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The light curves show no evidence for departures from circular orbits, except for the following detached systems: 10 ( ), 14 ( ), 16 ( ) and 19 ( ). We can therefore assume that the spin periods of the stars in each system are synchronized with the orbital period. The orbital periods are taken from Wyrzykowski et al. (2004) and Udalski et al. (1998). The mass of the brightest component, the stellar radii, their errors and the temperature of the brightest component are taken directly from H03 and H05. We derived the mass ratio (where is the mass of the primary, i.e. the star eclipsed during the deepest eclipse which is usually the most luminous component, and is the mass of the companion) and its error directly from the radial velocity semi-amplitudes K_{s} and K_{p} and their errors, given in the same papers ( ). The three authors independently classified the spectral type of the primary component to determine the effective temperature. They estimate the error on the temperature to be in the order of the difference in temperature between two spectral subtypes^{} An error of 1000 K is given in H03 while an error of 1500 K is given in H05. However, the average temperature difference between spectral subtypes in the range O6-B2 is K. In addition there are significant uncertainties in the conversion of spectral type to temperature at the metallicity of the SMC. Therefore we decided to adopt an error of K to allow for some systematic uncertainty. The temperature ratio and its error were determined by H05 and H03 from the I-band flux ratio. Unfortunately this band is not very sensitive to temperature for OB stars as it covers the Raleigh-Jeans tail of the spectrum. Nevertheless, the formal errors on the temperature ratio as quoted in Table 1 are often very small. Photometric observations in additional bands or higher resolution spectra would improve the determination of the primary temperature, the temperature ratio and their errors.
For each system in the observed sample we determine the best fitting binary evolution track using a least-squares fit. Our four fitting parameters are the three initial binary parameters that determine the binary evolution track - the initial primary mass M_{1,i}, the initial mass ratio q_{i} and the initial orbital period P_{i} - and the age t of the best fitting model on that track.
There is freedom in the set of observed parameters we can use for fitting. To avoid propagation of errors, we preferentially use observables that are determined directly from the light curve and the spectra. For a proper -test the observables should be independent. In case of the semi-detached systems the radius of the Roche-lobe filling star is determined from the light curve, but it is not independent of the mass ratio and the orbital period. Therefore we cannot use all three observables at the same time. In detached binaries the orbital period does not change significantly during the evolution before the onset of mass transfer. Fitting the period within the tiny observed error is pointless given the much larger uncertainties in the other observables. We therefore choose a definition of which does not include the orbital period. We do demand that a fit solution matches the period within the accuracy of our grid.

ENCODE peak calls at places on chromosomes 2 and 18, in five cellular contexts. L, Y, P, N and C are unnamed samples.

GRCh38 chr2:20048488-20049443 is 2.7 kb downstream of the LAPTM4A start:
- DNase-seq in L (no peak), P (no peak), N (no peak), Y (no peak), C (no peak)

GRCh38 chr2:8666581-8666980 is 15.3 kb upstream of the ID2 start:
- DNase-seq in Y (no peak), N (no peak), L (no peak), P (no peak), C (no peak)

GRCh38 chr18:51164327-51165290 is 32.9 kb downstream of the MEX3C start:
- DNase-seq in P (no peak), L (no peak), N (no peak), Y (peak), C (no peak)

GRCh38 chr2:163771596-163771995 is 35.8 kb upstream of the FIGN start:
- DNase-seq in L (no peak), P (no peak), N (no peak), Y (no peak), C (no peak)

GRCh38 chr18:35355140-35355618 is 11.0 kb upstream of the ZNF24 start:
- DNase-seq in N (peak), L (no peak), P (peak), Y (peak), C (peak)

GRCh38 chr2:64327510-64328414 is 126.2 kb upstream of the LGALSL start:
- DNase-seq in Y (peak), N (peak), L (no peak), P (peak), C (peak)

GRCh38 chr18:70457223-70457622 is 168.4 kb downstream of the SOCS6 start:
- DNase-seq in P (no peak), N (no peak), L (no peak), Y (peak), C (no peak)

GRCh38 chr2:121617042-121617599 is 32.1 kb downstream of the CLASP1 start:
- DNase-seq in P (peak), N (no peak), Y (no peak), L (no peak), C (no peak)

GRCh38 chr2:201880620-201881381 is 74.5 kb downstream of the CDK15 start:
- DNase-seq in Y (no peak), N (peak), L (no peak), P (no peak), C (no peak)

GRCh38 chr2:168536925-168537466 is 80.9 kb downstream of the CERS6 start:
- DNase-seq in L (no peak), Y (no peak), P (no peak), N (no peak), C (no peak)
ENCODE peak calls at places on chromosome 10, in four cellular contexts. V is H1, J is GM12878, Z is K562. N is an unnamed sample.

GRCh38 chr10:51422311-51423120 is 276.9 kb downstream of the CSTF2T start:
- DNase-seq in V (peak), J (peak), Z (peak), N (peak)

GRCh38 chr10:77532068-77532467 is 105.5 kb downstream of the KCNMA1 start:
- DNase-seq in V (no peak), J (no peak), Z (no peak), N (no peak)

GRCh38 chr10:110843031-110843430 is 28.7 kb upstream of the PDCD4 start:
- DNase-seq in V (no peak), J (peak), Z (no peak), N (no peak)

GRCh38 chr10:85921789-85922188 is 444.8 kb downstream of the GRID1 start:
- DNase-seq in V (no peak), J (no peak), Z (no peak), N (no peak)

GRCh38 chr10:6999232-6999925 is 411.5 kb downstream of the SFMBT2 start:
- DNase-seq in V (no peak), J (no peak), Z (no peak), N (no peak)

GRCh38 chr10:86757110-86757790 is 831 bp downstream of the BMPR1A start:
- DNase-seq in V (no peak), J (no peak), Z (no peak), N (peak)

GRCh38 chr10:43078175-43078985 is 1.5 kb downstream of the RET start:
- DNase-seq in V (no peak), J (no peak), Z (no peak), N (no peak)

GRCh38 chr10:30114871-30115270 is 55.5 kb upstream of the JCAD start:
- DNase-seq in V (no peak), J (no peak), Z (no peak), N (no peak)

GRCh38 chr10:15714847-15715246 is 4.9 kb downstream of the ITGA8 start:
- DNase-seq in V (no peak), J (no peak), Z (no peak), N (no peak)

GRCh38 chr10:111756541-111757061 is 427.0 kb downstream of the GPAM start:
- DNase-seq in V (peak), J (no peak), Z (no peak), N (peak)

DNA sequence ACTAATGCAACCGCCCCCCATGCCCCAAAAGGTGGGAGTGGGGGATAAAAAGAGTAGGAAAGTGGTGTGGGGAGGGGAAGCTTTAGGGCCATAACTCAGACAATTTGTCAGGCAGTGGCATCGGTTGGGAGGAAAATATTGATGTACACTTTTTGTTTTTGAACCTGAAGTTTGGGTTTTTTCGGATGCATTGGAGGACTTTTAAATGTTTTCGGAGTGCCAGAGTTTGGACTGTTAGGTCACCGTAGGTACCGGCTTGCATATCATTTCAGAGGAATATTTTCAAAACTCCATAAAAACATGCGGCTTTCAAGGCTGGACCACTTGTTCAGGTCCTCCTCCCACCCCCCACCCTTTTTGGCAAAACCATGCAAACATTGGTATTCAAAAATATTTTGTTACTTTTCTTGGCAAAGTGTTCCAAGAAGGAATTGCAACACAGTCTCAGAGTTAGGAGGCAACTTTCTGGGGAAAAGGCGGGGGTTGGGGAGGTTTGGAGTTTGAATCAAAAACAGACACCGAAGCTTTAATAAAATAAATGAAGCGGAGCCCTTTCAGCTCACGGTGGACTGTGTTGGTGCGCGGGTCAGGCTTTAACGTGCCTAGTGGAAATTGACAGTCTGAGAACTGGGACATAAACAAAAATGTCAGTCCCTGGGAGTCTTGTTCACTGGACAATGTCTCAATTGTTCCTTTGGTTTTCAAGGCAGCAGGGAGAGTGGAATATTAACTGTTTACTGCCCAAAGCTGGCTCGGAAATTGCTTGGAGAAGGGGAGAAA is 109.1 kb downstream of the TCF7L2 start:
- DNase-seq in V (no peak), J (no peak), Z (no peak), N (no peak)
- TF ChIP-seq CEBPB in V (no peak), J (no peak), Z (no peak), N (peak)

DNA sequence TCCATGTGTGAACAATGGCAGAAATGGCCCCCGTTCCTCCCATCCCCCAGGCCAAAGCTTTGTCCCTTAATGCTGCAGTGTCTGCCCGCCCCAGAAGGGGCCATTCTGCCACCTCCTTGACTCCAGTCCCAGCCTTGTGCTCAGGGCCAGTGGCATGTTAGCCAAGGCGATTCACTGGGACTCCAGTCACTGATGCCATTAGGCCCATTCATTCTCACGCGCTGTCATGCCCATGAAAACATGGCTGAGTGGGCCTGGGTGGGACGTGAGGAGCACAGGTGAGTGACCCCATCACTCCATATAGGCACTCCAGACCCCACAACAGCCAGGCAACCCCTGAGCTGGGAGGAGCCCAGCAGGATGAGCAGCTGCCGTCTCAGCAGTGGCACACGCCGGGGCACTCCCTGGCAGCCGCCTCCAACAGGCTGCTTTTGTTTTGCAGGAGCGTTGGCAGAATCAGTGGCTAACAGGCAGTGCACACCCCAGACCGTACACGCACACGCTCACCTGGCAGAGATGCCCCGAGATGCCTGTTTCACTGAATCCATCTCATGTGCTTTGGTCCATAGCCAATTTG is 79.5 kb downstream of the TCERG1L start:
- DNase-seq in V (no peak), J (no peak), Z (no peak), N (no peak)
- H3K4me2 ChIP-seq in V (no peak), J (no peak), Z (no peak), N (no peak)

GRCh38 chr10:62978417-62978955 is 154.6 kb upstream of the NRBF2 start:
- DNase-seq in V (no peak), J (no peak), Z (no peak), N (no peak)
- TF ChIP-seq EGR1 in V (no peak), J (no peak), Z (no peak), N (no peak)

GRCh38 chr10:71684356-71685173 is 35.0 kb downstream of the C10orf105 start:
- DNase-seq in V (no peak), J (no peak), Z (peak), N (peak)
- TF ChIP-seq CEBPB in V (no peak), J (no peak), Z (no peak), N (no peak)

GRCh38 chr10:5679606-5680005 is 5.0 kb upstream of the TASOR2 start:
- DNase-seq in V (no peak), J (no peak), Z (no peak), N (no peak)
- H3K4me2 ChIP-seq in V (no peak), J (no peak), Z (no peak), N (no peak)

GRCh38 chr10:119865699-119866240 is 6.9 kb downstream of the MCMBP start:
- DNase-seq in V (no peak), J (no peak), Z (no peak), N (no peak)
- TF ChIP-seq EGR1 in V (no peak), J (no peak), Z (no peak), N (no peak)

We use the following set of six observed parameters, listed in Table 1: the mass of the most luminous star , the mass ratio , the radius of the most luminous star , the radius of the companion star , the temperature of the most luminous star and the temperature ratio . With six independent observables and four model parameters we have two degrees of freedom () when we fit semi-detached systems. In the case of detached systems one of our model parameters, the initial orbital period, is degenerate because stars evolve essentially as if they were single until the onset of mass transfer. In practice we therefore have three model parameters which yields for the detached systems.
Table 1: Parameters of 50 double-lined eclipsing binaries in the SMC. Details are given in Sect. 4.
The cube of models only has discrete values for the model
parameters M_{1,i}, q_{i} and P_{i}. Ideally we want to vary
the model parameters continuously, but our grid spacing is not
fine enough for some of the more accurately determined
observables.
Following Nelson & Eggleton (2001) we therefore introduce "theoretical
errors''
to account for the discreteness of the
model grid. For the total error
on the j-th
observed parameter we add the observational error
and the model error
in quadrature,
(7) |
(8) |
(9) |
The initial grid spacing for the logarithm of the temperature ratio scales approximately linearly with the spacing of the logarithm of the mass ratio, with no dependence on the orbital period and a weak dependence on the primary mass. For a typical primary mass of we fit a straight line through as function of , which results in an estimate for the theoretical error on the logarithm of the temperature ratio of 0.0065.